The U.S. Department of Transportation has recently approved a highly criticised passenger data collection system that would allow airlines to collect and use customer information for the purpose of marketing different products and services at different prices. The European Commission has followed the path by introducing a law with regard to surveillance on all travellers’ data. These steps have prompted a heated debate in the commercial aviation community on whether the collection of data will protect the general public from threats or merely provide airlines with extra profit. However, role of big data in business aviation is rarely a hot topic.
There was a time when we thought that the data we generate is of little concern to anyone but ourselves. However, as the global population now produces 1.15 trillion 2GB USB sticks of data every day, there’s no surprise that more and more interested parties assign an increasing value to the information we store and share on a daily basis. Amongst those parties there are multiple commercial airlines, which are keen to capitalize on this gold rush through personalized pricing. Nonetheless, when we speak about personal data collected from business travellers, such as CEOs, entrepreneurs and other wealthy passengers, it can be up to 10 times more valuable and pricier than the information about a statistical John Doe, says Financial Times.
“With valuable personal data now within a hand’s reach of almost anyone with the right tools, it is important to not overstep the thin red line which separates the desire for bigger profits and the privacy of private travellers. Capitalizing on such data would definitely boost the short-term profits of every operator, but since business aviation has very strong values linked to privacy and anonymity, it is hard to imagine any long-term benefits in compromising these values at all,” comments Vitalij Kapitonov, the CEO of KlasJet. “For instance, just last year hackers exposed the personal data of 750 000 frequent flyers, including those in business class, just by hacking into the Japan Airlines’ database. Such thing would be unimaginable in our field of aviation. Despite all the bad and ugly, there are still ways to try and adapt the use of big data to improve the quality of private travel even more.”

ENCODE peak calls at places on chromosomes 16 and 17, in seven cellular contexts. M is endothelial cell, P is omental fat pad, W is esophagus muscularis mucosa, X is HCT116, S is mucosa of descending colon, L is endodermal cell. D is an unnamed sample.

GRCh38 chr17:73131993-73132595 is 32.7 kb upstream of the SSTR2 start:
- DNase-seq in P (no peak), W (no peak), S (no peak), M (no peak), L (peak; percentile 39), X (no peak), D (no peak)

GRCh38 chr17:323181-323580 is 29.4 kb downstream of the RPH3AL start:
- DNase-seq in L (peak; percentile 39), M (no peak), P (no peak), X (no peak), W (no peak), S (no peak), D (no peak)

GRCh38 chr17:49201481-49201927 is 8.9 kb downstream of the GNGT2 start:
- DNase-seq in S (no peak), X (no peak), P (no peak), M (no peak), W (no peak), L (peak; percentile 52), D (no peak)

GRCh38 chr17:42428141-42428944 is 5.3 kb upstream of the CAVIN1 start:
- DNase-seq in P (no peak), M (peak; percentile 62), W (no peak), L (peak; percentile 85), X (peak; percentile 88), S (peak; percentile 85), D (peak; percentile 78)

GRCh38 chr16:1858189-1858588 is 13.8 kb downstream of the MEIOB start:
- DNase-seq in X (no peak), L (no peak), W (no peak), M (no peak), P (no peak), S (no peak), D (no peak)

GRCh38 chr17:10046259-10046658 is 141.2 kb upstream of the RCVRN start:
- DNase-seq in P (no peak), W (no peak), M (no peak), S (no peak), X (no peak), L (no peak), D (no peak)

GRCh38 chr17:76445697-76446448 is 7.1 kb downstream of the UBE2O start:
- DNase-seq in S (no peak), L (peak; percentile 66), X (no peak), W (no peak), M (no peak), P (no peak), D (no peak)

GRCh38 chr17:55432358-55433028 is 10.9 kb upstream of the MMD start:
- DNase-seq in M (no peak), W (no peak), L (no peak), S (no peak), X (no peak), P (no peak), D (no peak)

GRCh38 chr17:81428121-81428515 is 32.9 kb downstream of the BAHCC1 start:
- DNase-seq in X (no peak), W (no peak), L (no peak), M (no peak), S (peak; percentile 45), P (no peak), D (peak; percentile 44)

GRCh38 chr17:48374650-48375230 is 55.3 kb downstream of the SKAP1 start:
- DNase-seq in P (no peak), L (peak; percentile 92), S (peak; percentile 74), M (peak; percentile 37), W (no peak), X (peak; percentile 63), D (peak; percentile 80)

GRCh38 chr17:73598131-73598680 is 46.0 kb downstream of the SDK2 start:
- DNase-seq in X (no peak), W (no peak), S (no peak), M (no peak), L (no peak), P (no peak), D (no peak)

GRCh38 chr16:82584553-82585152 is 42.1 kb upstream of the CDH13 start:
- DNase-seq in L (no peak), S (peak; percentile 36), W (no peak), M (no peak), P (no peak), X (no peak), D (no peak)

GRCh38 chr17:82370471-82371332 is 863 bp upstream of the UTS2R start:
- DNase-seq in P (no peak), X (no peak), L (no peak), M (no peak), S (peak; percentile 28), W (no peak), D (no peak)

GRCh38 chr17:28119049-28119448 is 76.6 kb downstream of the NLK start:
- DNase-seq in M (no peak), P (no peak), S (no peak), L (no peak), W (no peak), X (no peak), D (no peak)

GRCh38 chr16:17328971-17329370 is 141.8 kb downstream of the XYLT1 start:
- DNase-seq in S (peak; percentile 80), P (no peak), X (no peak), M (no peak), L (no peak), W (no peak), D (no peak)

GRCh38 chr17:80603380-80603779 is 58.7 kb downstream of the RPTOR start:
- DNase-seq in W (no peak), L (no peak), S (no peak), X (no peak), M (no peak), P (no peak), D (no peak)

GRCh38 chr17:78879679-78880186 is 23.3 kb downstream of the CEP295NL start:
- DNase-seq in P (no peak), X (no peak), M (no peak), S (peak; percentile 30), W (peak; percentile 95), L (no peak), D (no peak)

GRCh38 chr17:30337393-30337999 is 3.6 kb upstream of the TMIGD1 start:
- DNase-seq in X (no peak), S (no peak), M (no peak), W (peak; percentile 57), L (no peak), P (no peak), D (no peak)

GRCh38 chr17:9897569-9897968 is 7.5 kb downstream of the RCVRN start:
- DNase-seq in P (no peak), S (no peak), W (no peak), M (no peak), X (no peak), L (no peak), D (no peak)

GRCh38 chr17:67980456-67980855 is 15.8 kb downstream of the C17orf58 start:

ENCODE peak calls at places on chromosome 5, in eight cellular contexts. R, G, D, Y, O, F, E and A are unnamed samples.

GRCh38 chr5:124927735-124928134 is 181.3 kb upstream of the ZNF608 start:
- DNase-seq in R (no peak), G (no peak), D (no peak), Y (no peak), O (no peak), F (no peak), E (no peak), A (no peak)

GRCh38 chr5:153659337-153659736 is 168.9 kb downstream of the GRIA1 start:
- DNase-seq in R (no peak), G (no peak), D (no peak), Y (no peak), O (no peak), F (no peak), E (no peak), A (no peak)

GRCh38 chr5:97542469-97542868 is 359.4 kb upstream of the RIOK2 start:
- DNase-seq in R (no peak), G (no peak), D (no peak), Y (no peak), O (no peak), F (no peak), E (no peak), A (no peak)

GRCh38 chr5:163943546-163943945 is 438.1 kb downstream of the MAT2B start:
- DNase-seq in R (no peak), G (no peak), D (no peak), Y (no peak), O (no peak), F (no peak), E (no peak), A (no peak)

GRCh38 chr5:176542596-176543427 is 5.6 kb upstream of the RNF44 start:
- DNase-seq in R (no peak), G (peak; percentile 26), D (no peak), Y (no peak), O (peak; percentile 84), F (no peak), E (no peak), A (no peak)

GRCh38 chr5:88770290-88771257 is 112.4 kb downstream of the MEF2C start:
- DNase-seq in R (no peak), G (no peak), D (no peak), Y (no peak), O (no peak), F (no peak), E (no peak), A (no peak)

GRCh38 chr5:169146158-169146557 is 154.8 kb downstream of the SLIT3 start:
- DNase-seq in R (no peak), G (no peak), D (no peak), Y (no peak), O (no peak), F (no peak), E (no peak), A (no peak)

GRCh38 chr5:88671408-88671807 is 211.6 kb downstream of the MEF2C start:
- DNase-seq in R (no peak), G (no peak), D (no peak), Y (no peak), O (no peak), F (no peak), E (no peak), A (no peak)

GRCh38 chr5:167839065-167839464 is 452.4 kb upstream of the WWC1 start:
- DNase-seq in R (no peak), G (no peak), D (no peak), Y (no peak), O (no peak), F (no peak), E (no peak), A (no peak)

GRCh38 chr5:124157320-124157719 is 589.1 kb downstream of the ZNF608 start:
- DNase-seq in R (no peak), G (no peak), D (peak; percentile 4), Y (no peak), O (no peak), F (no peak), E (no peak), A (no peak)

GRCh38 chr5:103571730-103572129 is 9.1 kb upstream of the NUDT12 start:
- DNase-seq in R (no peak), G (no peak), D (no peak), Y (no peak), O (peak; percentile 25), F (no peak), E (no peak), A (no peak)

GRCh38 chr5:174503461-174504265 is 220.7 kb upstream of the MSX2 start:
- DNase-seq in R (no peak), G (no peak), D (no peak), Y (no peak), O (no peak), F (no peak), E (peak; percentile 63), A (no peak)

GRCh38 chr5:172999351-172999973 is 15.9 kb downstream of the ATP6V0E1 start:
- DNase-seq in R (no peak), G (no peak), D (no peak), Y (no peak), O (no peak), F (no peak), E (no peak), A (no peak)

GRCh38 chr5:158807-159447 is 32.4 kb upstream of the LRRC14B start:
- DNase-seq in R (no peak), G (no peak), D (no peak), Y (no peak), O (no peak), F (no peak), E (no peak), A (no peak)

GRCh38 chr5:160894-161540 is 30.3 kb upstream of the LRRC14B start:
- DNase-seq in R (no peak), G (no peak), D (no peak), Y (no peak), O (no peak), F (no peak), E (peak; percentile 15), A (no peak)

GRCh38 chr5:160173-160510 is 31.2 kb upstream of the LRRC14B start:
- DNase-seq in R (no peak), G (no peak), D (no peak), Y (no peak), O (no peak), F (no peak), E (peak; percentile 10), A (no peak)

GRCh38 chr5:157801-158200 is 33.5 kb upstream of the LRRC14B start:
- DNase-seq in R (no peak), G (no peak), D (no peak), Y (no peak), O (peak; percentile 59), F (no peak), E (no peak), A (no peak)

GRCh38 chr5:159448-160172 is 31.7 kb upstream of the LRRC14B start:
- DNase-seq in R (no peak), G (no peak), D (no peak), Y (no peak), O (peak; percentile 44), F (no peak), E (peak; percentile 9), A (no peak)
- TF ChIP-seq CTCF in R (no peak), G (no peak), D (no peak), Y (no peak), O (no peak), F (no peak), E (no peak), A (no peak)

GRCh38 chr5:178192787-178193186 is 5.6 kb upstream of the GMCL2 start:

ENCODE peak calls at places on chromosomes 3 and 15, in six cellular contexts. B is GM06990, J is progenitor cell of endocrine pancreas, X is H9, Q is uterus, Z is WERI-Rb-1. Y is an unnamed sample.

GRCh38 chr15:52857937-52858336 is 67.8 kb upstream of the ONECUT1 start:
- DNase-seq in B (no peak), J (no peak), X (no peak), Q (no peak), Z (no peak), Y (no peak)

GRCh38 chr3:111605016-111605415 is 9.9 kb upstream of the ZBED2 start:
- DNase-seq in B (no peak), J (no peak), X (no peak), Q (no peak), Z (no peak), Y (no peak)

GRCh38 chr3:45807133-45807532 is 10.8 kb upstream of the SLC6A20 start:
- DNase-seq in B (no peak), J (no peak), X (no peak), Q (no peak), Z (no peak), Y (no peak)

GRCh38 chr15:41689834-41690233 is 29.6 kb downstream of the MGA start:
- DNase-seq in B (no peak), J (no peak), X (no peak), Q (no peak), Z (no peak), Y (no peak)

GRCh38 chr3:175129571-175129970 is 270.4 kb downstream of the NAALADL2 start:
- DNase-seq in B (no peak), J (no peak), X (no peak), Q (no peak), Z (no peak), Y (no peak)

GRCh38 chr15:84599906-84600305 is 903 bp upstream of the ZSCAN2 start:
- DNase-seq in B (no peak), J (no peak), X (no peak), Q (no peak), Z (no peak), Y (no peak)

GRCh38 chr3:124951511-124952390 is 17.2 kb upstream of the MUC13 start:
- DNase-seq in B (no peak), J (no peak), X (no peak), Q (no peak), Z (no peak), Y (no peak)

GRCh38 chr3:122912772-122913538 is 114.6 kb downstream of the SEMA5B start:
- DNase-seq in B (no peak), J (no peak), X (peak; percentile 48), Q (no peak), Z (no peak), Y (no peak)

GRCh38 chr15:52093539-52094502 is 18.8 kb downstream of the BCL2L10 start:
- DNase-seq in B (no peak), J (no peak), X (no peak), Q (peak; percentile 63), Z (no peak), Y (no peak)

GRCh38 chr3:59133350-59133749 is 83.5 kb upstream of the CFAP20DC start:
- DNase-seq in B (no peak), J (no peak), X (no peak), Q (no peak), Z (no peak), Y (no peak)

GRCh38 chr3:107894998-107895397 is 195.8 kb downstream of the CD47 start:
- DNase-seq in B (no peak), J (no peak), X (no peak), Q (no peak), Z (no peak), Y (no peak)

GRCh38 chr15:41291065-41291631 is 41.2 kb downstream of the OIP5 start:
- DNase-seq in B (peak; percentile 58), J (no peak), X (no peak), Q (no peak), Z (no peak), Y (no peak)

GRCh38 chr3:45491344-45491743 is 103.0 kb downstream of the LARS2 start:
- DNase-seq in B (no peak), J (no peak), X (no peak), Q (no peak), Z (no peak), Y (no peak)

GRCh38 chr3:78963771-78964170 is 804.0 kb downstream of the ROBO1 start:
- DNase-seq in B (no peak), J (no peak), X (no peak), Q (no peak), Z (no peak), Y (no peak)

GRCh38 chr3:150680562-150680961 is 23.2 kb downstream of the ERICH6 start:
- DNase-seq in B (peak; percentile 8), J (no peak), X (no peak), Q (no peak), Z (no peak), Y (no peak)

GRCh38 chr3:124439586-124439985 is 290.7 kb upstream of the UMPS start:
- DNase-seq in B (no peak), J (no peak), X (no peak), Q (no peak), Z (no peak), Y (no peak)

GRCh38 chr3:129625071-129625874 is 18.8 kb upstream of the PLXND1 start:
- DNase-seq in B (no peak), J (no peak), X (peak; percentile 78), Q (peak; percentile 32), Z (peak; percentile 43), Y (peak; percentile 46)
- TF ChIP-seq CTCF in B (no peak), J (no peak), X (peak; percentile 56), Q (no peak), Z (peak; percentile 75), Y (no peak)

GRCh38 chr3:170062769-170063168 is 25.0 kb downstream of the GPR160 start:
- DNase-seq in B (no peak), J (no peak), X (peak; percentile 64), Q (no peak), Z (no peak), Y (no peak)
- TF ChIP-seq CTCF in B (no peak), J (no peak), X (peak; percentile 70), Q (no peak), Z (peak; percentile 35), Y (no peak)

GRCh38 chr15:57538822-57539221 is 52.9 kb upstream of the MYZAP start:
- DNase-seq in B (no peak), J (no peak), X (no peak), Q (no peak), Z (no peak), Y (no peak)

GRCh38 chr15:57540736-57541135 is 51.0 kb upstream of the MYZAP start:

According to the executive, certain personal information would allow customizing services to meet and exceed every single client’s needs, such as food preferences, cultural nuances or even religious needs. Knowing that customers worldwide are willing to pay up to 20% for any product or service that is tailored personally, according to Bain & Company survey, such customization could be equally beneficial to both, a client and an operator.
For instance, according to the recent Boeing’s Billionaire Study, wealthy individuals travelling on private jets nowadays seek ‘unique experiences that surprise and delight them’. Given that the increasing number of business travellers are from the emerging markets such as the Middle East or China, tailoring your services to the cultural and religious nuances as well as other peculiarities of business travellers might be the factor which could take your client’s breath away.
Despite all the benefits it could bring to the market, big data is, in some way, still an invasion of privacy. More than a third (34%) of people worldwide think that the data they provide to airlines is accessed by someone unauthorized within a period of 12 months, says Unisys. In other words, people nowadays, more than ever, believe that their data is being used unfairly. Keeping that in mind, big data in bizav can only be used with the clients’ consent and passengers should be the ones to decide which information can be entrusted and which should remain private. In that way operators with the capabilities to provide comprehensive services will have the upper hand in elevating travellers’ experience to yet unseen levels.”